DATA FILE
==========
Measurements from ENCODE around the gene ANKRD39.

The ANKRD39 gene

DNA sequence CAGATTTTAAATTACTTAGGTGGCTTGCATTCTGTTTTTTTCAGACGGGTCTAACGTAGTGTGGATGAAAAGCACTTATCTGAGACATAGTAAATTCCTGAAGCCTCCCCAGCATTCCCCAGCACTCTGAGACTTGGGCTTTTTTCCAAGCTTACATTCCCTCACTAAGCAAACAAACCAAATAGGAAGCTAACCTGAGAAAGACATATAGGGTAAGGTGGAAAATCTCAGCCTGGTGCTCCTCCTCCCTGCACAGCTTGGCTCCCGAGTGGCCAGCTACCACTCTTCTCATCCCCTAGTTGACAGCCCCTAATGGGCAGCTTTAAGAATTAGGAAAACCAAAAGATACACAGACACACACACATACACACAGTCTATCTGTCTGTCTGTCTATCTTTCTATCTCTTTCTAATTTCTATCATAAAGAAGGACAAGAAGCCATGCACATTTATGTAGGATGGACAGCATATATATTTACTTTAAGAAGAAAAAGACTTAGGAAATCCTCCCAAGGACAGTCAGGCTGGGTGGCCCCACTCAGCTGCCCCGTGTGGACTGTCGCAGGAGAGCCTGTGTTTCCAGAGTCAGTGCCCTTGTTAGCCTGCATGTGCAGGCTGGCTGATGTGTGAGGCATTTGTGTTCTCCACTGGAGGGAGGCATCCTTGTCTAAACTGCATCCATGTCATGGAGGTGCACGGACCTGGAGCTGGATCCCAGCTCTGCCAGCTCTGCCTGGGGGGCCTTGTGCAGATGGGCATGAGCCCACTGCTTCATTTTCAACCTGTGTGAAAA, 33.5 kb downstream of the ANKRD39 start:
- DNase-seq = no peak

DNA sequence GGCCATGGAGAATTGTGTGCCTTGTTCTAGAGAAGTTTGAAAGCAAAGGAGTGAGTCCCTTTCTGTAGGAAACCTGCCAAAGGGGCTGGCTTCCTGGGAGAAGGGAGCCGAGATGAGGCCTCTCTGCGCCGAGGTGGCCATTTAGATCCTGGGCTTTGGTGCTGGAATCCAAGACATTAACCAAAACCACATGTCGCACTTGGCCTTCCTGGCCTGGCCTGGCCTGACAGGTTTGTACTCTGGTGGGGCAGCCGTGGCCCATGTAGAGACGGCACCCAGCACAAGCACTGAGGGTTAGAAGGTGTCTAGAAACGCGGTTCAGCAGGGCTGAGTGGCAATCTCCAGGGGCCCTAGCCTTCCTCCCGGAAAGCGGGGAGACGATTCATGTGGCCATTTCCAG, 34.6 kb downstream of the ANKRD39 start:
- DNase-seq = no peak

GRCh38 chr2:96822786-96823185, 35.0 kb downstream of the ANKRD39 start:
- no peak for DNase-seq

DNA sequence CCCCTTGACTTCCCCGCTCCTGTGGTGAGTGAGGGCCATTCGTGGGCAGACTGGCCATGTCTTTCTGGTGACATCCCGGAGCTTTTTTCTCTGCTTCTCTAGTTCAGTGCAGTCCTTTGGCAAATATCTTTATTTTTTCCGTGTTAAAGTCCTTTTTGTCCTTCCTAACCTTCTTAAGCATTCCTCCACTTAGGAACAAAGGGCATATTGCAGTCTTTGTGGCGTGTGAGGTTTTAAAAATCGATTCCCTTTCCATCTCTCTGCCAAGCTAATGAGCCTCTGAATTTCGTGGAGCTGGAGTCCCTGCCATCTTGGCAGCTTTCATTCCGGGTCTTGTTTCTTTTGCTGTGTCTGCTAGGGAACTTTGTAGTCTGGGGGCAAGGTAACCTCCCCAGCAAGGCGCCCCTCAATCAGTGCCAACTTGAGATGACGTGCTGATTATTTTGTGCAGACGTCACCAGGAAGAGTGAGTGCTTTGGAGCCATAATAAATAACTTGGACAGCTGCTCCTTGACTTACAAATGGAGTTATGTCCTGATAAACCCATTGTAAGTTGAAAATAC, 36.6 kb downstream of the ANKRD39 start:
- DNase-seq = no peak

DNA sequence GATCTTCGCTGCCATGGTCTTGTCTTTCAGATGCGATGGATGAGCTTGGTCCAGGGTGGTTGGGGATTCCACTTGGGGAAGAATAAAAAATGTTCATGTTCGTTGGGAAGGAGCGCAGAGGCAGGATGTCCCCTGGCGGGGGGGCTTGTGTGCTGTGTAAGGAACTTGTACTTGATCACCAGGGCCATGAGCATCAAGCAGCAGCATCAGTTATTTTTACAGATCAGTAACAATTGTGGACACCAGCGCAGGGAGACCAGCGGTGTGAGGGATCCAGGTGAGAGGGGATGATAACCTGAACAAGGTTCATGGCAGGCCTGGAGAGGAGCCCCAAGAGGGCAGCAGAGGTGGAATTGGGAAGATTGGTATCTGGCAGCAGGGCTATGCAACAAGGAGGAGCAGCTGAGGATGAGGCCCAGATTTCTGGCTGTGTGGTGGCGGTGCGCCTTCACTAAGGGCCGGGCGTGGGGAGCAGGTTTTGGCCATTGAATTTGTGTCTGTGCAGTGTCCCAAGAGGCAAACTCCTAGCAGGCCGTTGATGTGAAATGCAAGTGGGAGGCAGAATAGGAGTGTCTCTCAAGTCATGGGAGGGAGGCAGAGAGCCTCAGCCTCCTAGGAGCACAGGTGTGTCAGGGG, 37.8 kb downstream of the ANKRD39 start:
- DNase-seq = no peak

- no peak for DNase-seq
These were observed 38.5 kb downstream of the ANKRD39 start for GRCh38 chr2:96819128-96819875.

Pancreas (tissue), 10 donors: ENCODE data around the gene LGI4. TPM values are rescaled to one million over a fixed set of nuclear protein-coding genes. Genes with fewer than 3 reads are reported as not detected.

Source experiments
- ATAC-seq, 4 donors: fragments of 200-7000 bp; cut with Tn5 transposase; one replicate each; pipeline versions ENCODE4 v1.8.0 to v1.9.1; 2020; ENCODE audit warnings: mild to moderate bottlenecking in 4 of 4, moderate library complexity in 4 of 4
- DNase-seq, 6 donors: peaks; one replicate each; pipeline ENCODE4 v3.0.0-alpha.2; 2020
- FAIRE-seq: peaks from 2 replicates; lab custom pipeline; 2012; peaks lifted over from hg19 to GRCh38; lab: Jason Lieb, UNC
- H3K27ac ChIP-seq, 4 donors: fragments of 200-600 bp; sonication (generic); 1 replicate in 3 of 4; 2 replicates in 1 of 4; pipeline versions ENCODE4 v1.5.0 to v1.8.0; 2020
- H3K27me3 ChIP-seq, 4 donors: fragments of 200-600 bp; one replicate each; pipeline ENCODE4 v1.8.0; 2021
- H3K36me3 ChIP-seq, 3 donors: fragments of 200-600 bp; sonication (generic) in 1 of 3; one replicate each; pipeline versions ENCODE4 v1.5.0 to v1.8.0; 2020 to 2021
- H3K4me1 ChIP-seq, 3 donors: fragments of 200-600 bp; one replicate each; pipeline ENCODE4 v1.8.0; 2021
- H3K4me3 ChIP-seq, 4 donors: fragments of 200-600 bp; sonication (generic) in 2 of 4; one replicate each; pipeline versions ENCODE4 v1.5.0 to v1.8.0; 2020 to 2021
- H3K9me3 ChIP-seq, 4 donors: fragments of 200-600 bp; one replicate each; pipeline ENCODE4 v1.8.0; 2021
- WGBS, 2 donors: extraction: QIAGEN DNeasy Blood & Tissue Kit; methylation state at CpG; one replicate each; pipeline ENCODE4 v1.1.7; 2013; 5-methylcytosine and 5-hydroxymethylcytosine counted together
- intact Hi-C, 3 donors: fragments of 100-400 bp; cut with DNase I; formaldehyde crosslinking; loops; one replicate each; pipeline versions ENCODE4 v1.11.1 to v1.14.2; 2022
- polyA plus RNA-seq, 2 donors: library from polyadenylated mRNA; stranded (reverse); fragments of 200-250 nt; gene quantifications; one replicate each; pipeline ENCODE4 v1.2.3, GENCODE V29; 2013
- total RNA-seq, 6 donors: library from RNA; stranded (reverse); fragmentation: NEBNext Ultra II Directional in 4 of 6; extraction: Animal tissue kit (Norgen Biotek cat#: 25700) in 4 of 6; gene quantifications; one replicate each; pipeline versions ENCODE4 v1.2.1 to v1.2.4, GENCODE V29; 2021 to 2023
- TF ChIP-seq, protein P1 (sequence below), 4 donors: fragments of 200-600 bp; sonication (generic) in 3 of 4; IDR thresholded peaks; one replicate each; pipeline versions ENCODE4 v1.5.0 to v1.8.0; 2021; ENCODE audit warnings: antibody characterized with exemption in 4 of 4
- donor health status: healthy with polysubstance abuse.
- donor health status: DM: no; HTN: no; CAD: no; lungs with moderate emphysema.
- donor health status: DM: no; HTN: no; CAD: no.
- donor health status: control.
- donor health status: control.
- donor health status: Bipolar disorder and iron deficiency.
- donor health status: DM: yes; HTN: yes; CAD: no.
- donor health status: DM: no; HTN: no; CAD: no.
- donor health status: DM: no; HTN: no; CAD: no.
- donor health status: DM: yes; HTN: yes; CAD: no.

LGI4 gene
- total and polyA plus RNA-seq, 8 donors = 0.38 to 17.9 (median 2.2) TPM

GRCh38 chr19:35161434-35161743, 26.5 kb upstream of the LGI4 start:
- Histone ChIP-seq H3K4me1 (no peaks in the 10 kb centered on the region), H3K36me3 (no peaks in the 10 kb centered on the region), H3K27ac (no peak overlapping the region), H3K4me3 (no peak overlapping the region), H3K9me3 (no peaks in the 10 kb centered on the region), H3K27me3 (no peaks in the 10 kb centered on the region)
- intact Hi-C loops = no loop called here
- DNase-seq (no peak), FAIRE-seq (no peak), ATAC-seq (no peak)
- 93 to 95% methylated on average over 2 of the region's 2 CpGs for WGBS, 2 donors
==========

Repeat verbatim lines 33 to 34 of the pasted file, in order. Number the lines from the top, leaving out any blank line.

- donor health status: DM: no; HTN: no; CAD: no.
- donor health status: control.